In the history of my life I have a recurring pattern that I have had to overcome. I often avoiding buying the best and often go for something that is not the best.
Part of the reason is financial. Buying less than the best is typically cheaper.
The other reason is that I like to root for the underdog. I’m not sure why exactly, but I’ve always liked to support the underdog. In some cases that can be fun or beneficial, but most often it’s not. If the underdog had the better product, then it would make sense, but it seems like that’s not typically the case.
I was never allowed to have a game system as a child. We had computers instead, and while that was great, I always wanted a Nintendo. Finally, when I graduated high school and got my first job, I had the ability to buy my own game system. You would think I would have gone out and bought the latest Nintendo. Instead, I bought a Sega Genesis. The Sega was fun, but it really wasn’t the best. It was second best.
I’m not sure what propelled me to buy the second best. Maybe because it was new, or maybe because not everyone had one.
Actually, the “everyone doesn’t have it” has driven me as well. I’ve never liked blindly following the crowd. Looking back, I see that in some cases this avoiding the popular hasn’t been well thought out. Sometimes the popular is just popular because of a name or a reputation, but sometimes it’s popular because it’s actually better.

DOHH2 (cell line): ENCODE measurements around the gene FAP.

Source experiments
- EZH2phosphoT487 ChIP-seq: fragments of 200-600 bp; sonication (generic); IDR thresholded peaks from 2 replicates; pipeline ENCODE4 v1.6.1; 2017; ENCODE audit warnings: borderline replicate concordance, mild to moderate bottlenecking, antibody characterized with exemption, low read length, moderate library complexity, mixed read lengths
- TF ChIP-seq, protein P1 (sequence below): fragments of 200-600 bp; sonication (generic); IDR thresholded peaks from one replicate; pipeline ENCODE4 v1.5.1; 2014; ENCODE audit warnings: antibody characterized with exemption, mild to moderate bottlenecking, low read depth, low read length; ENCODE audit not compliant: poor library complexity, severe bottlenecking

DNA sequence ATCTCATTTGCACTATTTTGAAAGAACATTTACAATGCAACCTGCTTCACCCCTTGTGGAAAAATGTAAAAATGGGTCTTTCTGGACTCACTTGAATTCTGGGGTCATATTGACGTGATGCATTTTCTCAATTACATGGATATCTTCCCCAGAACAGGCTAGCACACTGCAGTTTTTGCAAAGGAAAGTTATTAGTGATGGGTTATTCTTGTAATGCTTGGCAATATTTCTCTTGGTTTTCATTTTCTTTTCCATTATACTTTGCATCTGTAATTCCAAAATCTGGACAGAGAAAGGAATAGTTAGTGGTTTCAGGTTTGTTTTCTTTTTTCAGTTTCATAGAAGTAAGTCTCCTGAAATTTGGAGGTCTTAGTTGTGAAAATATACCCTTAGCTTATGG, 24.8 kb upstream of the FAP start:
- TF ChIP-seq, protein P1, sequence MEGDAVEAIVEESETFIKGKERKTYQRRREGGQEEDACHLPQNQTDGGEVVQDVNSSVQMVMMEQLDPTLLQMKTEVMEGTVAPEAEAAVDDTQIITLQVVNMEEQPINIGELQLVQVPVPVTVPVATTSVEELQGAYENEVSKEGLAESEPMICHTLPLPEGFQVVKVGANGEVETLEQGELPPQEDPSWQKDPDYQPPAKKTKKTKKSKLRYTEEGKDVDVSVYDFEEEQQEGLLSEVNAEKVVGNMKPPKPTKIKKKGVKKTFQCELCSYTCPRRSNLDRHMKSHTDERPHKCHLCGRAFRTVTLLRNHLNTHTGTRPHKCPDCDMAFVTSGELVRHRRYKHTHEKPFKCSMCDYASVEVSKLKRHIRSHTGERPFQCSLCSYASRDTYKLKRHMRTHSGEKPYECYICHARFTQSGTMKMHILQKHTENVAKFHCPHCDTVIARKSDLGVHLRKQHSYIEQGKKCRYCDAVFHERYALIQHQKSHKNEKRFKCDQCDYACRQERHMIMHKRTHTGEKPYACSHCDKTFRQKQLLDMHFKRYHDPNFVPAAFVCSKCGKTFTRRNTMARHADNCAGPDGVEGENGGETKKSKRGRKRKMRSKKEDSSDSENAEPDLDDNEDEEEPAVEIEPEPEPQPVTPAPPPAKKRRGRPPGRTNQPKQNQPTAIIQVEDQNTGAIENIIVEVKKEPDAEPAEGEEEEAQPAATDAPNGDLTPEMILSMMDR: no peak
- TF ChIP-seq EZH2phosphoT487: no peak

Continuing the game system example, a number of years later I bought a Playstation 2. At the time it was the best game system. The result of this purchase was that I had many years of fun game playing. The top game platforms typically get the best games, so that was an additional benefit.
More recently, when it came time for me to buy a computer, I decided to go with a Mac. I constantly heard great things about Apple products and had many bad experiences with Windows products. I decided to make thw switch to Apple and have been pleased with the results. Battery life is great, the hardware is solid, and the operating system is easy to use.
In the non-tech category, Dream and I both went through a number of cheapo sunglasses over the years. A few years back we upgraded to some nice polarized Maui Jims. Wow what a difference. The quality of the lenses and the polarization makes a huge difference. They drastically reduce the glare and actually make it easier to see, as opposed to the cheapos that just make things a little darker.
I have more examples from my life that I could probably bore you with, but the just of it is this: I’ve always been satisfied when buying the best and I’ve typically been dissatisfied when buying less than the best.
What has your experience been? Have you settled for mediocre and later regretted it?